Joy Castro has been writing since she could hold a crayon. Now, she just celebrated the Nov. 1 release of her seventh book “Flight Risk,” and plans to write at least four more.
Castro is a Willa Cather professor of English and ethnic studies and is the director of the institute for ethnic studies at the University of Nebraska-Lincoln.
Her latest release follows Isabel Morales, a sculptor in Chicago with a seemingly ideal life. When her mother dies in prison in Appalachia, where Morales grew up, she decides to return home, where she is faced with secrets of her past.
“As she confronts the past and gets into some dangerous situations, her flawless façade unravels, and we get to see what she’s willing to risk,” Castro said in an email.
Castro said the idea for the novel came to her after observing the character Jessica Brody, played by Morena Baccarin, on the show “Homeland.”
“There was something so trapped and lost and beautiful about her character,” Castro said.
The rest of the novel came together after Castro’s foster daughter’s birth mother began writing letters to her from prison. The imprisoned mother also wrote a letter to Castro.
“It was heartbreaking,” Castro said. “I think that combination of beauty and heartbreak is kind of my drug, so somehow those two wires got crossed in my mind.”
Castro said she tends to draw from her personal experiences to develop her stories. In many of her books, she references her own experiences navigating class, gender and cultural differences. Becoming a mother at 20, Castro faced poverty while caring for her child. She worked her way through and managed to find time to write. Castro credits these experiences for shaping her into who she is.
“I became incredibly disciplined,” Castro said. “I prefer to work hard but wear it lightly. Now that I am a professor and caring for my own physical and financial needs, it feels like every day is easy, a relative luxury.”
However, being an established professor and writer doesn’t come without challenges, according to Castro. Being a woman of color, she has seen the discrimination that can be present in the publishing world. Castro said firmly held beliefs like “Latinos don’t read '' and “white readers won’t buy books from authors of color” guided the publishing industry and posed obstacles when she began to publish her work.
“I’m so glad to see things changing now, but there's really no way of measuring the long-term impact of racism in the publishing industry on a BIPOC writer’s career,” Castro said. “If I’d been in it for money or recognition, I’d have quit a long time ago-- and there have definitely been very demoralizing moments. Luckily, I just love writing.”
Charlie Foster, assistant vice chancellor for Inclusive Student Excellence in the Office of Diversity and Inclusion and director of the Office of Academic Success and Intercultural Services, recognized how important Castro’s impact is on students.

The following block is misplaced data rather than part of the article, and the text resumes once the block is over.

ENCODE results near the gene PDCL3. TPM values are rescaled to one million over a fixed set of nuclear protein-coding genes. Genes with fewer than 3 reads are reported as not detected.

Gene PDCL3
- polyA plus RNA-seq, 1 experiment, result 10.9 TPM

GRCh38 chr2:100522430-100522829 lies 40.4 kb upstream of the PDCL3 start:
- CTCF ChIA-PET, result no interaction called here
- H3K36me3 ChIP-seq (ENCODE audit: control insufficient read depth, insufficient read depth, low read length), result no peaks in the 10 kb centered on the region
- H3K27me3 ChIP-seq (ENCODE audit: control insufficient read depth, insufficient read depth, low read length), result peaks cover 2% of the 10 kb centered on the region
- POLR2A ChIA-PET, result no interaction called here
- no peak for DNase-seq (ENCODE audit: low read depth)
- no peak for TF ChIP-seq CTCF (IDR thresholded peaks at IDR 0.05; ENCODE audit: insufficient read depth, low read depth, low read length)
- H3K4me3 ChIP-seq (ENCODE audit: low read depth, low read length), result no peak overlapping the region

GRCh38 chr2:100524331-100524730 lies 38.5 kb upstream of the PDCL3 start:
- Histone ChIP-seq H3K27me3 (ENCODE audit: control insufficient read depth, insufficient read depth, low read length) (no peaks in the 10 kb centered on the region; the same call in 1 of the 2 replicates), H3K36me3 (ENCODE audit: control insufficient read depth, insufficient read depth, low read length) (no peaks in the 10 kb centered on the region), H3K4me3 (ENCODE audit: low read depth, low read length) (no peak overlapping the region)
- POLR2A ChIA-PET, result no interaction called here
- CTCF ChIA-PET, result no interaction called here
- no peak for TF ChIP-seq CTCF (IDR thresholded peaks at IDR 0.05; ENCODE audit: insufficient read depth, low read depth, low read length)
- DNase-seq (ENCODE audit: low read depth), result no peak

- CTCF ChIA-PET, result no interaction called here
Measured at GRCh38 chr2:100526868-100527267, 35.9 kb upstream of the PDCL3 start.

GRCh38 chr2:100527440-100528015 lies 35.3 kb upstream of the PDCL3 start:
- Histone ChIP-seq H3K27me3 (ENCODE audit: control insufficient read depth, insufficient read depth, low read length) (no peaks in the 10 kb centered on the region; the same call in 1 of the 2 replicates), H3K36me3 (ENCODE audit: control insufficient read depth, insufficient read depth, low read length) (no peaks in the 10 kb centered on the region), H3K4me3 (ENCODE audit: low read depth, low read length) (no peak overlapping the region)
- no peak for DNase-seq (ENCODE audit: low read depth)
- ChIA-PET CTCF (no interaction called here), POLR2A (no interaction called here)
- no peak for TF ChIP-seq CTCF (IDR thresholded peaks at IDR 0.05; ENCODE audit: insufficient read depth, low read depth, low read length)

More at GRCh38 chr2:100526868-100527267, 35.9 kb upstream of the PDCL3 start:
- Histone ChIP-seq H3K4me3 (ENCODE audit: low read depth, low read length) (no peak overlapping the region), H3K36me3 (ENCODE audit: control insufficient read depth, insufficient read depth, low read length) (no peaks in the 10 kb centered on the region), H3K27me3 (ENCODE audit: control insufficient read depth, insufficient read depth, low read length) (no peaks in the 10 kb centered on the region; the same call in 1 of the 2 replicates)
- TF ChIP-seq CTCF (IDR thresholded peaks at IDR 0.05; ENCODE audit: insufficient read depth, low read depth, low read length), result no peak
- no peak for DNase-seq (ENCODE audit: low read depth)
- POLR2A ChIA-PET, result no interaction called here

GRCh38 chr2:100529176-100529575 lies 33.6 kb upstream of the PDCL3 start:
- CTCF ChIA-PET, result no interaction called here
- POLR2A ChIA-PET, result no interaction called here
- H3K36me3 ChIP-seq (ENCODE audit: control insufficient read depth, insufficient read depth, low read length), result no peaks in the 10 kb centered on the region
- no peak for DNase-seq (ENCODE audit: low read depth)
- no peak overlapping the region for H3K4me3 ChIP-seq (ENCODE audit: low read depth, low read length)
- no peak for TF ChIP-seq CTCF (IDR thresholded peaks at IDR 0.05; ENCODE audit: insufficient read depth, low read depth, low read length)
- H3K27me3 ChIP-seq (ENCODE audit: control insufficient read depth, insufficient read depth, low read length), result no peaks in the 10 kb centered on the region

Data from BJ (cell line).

“Our student body benefits as they learn the endless ways that our Latina faculty and staff are present and active in academia,” Foster said. “We often talk about how some students come to campus and never have had multicultural experiences. Success of authors and researchers like Dr. Castro highlights the great work that is going on in the world, and more specifically here in Nebraska.”
Foster said she hoped Castro’s spirit can help show students what they are capable of, despite problems they may come across.
“I hope they are encouraged to dream big,” Foster said. “Our students are amazing, they can do anything. Just like Dr. Castro, they can live their dreams.”
In “Flight Risk,” several themes can be found involving the issues of discrimination and poverty that Castro has faced. Rather than dwelling on setbacks, she prefers to draw inspiration, reflect and move forward.
“Obstacles, annoyances, interferences, and so on are an ordinary and inescapable part of life--everyone’s life,” Castro said.
Castro’s next book, “SMOKE,” a novel set in the time of the Cuban insurgency and radical labor movement in Key West, Florida, is set to release January 2023. Beyond that, Castro has no plans to slow down, with three more novels and one set of short stories in the works.
Castro hopes to inspire those who also couldn’t put down the pencil since they were young, and show them that setbacks don’t define an individual. She urged young people to read and write voraciously, just as she continues to do.
“Read hungrily, according to your tastes and passions,” Castro said. “Read books from all time periods and from all over the world. Write all the time. Write like it's your secret vice, your private pleasure.”